Submission Type

Innovation Highlight


Introduction: Integration of viral hepatitis/HIV care and substance use disorder (SUD) treatment has been shown to improve patient outcomes, but data are lacking in rural states like Maine. Our study objective was to assess the baseline characteristics and outcomes of patients with SUD who receive combined substance use and viral hepatitis/HIV treatment at a recently established “Bridge Program” in our rural state.

Methods: We conducted a retrospective chart review of patients enrolled in the Bridge Program between January 2020 and November 2021. We then performed a descriptive analysis of demographics, health characteristics, preventive services, and treatment outcomes.

Results: A total of 14 patients were enrolled in the Bridge Program, of which 13/14 (93%) had hepatitis C, and 3/14 (21%) had HIV. When indicated, 100% of participants received appropriate medication for addiction treatment (buprenorphine/naloxone or naltrexone), naloxone kits, and hepatitis A and B vaccinations. Among patients with hepatitis C, 12/13 (92%) started antiviral treatment, of which 10/12 (83%) either achieved treatment cure or are receiving ongoing treatment.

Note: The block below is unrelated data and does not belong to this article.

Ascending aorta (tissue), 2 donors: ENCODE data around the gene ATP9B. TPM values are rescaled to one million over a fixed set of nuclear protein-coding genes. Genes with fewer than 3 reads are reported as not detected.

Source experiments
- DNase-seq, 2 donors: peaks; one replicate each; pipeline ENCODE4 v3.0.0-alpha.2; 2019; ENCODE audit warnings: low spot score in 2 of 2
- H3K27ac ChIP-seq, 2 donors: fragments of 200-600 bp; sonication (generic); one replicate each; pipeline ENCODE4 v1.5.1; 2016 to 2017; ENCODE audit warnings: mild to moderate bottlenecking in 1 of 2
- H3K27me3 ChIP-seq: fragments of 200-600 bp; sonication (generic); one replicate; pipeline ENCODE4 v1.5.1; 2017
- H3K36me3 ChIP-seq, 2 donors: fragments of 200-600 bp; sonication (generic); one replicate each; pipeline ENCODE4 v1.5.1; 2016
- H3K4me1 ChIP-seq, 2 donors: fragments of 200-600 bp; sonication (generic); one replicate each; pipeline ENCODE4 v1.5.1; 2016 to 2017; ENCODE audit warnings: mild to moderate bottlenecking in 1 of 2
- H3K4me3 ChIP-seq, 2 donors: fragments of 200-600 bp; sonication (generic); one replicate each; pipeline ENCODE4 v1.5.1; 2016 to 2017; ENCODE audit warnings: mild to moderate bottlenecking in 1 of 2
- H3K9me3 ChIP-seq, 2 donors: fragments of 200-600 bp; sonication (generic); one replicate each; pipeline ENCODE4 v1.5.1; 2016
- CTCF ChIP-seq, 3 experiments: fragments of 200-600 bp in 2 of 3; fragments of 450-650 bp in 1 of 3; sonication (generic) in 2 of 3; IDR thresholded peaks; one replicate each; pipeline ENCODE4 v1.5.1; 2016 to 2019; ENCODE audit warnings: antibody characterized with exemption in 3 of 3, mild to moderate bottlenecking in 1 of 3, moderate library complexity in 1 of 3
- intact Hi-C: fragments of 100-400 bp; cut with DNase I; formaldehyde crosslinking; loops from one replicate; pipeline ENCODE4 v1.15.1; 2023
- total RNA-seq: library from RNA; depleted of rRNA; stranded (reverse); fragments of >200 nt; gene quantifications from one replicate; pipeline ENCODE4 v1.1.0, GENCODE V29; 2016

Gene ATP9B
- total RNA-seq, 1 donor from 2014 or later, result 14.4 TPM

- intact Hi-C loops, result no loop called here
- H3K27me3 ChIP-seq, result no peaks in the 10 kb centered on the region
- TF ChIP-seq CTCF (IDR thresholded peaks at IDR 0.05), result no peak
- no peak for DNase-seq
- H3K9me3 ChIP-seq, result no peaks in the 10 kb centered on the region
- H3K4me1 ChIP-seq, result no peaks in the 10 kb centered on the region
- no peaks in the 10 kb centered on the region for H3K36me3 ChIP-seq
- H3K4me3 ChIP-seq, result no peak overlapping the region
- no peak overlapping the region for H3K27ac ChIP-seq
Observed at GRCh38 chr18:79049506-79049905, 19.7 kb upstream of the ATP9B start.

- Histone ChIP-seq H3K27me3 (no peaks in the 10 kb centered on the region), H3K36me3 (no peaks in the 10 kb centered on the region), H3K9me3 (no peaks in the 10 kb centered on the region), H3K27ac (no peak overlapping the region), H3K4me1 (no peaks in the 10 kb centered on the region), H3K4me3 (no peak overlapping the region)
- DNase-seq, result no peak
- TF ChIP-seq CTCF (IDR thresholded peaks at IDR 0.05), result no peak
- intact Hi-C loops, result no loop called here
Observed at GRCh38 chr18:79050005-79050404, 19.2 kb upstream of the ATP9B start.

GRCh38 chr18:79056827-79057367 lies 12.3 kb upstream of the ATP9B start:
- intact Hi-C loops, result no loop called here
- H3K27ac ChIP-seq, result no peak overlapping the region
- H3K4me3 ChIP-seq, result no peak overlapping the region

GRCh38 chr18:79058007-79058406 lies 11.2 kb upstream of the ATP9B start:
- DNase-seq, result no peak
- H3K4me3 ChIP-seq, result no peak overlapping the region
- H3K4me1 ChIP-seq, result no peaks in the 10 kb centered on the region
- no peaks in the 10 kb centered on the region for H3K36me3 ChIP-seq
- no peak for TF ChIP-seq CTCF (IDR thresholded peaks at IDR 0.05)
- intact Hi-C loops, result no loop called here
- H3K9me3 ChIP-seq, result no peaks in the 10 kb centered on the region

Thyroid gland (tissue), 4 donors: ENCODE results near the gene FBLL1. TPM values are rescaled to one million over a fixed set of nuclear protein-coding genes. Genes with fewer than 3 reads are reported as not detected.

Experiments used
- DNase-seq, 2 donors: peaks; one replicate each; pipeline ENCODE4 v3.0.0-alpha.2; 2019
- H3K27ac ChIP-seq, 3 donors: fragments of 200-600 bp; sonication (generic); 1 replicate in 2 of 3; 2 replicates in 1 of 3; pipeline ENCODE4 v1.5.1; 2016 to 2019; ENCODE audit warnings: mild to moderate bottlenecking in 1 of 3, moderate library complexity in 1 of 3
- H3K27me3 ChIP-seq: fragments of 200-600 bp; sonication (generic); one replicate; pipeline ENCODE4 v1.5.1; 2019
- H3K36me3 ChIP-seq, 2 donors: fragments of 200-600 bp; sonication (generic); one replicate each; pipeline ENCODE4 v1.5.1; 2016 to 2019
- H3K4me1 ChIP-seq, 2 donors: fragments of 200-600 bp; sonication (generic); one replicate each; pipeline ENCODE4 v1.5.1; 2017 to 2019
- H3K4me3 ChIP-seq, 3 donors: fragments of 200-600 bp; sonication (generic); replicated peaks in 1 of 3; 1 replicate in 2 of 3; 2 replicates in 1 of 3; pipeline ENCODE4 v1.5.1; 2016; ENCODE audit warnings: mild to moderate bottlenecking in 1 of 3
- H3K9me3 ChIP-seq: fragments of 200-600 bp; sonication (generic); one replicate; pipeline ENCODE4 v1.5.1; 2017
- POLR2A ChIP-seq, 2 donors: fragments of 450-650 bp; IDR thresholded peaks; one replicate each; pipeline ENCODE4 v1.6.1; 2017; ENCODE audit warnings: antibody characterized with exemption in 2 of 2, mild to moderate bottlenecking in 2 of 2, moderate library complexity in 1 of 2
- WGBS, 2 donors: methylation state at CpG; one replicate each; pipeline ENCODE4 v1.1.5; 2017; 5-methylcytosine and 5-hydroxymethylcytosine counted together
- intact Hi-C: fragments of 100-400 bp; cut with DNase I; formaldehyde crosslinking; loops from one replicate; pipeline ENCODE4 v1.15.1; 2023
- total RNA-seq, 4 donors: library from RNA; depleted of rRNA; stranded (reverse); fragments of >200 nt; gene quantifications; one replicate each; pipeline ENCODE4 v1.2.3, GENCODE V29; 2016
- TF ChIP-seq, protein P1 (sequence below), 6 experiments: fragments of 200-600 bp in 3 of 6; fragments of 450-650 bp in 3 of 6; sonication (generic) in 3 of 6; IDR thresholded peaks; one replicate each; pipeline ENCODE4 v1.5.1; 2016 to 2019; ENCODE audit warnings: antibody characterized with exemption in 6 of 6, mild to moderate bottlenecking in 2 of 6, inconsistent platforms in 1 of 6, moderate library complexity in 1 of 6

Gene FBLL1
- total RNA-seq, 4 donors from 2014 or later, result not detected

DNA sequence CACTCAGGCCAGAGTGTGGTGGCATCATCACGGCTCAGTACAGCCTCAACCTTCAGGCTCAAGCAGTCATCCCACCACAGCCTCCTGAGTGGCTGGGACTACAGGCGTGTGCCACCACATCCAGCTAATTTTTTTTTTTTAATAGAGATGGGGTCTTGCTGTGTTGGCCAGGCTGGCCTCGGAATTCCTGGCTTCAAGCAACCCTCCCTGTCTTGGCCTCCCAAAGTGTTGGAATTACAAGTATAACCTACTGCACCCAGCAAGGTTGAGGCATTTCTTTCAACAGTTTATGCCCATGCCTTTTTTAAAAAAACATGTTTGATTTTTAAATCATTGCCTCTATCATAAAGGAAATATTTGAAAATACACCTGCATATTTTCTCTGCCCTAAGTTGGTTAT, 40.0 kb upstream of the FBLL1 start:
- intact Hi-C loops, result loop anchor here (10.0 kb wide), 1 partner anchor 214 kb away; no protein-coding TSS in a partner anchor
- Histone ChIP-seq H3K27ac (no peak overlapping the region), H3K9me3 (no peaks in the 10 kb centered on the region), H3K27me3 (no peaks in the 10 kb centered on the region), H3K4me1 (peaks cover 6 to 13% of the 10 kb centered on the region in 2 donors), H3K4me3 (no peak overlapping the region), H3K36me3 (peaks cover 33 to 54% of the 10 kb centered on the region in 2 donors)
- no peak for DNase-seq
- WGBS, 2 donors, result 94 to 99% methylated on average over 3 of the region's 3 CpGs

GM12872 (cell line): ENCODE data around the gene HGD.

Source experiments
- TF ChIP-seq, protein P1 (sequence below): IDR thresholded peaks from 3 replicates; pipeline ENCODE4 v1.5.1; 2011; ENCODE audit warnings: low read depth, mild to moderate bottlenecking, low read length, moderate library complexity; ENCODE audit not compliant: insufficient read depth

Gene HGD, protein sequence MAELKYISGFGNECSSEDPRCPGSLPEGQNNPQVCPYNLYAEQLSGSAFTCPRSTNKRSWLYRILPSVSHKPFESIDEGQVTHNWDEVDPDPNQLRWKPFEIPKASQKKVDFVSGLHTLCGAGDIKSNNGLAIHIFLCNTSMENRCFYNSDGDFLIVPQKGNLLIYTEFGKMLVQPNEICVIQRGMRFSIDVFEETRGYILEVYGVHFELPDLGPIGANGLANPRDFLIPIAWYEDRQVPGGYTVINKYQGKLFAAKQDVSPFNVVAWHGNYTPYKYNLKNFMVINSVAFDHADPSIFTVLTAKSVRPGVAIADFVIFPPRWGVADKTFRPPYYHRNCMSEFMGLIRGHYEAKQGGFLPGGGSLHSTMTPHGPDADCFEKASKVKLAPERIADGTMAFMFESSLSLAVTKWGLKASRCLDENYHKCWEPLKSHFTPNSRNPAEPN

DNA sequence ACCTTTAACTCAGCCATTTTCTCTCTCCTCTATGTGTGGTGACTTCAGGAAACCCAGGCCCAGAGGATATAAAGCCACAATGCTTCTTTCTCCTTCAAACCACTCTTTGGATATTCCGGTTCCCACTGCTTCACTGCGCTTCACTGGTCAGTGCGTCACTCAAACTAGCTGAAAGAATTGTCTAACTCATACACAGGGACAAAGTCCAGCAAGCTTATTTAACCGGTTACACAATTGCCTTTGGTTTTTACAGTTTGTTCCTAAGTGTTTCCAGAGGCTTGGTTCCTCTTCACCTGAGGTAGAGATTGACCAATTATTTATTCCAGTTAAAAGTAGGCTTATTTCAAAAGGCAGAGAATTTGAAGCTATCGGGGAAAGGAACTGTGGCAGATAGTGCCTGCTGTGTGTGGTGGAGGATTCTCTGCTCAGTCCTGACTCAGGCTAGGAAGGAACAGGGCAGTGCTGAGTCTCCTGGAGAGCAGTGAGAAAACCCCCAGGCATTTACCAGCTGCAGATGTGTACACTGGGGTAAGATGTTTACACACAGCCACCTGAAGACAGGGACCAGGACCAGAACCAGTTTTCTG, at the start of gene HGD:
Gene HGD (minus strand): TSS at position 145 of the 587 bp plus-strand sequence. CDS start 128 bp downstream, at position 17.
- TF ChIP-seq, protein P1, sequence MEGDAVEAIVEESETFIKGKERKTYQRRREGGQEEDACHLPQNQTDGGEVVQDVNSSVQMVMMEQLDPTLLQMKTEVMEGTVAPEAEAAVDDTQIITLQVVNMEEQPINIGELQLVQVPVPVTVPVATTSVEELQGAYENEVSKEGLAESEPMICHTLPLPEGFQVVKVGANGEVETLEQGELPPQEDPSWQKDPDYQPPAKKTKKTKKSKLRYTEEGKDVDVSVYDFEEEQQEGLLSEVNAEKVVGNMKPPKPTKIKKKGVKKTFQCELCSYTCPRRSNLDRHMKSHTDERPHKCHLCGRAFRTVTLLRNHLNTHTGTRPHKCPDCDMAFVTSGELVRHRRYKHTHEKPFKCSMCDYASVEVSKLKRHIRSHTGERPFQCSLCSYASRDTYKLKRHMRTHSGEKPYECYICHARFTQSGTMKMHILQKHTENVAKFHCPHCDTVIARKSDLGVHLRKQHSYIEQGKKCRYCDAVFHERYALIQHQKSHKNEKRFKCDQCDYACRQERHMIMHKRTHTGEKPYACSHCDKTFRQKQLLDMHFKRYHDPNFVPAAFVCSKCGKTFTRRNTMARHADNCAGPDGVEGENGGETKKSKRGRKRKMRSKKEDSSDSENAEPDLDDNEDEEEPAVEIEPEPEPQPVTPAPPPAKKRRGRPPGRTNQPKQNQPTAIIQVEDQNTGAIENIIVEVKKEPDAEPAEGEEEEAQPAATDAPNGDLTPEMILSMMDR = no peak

Discussion: Integrated care models can successfully treat SUD and HIV/viral hepatitis as co-occurring medical conditions. These models must consider approaches to reduce the number of visits and travel time required for optimal treatment, and enhance recovery by consistently prescribing evidence-based medication for SUD.

Conclusions: Our study shows how an integrated clinic model in a rural state can provide comprehensive care, including SUD treatment, naloxone prescribing, vaccinations, and, importantly, high rates of successful hepatitis C/HIV treatment.



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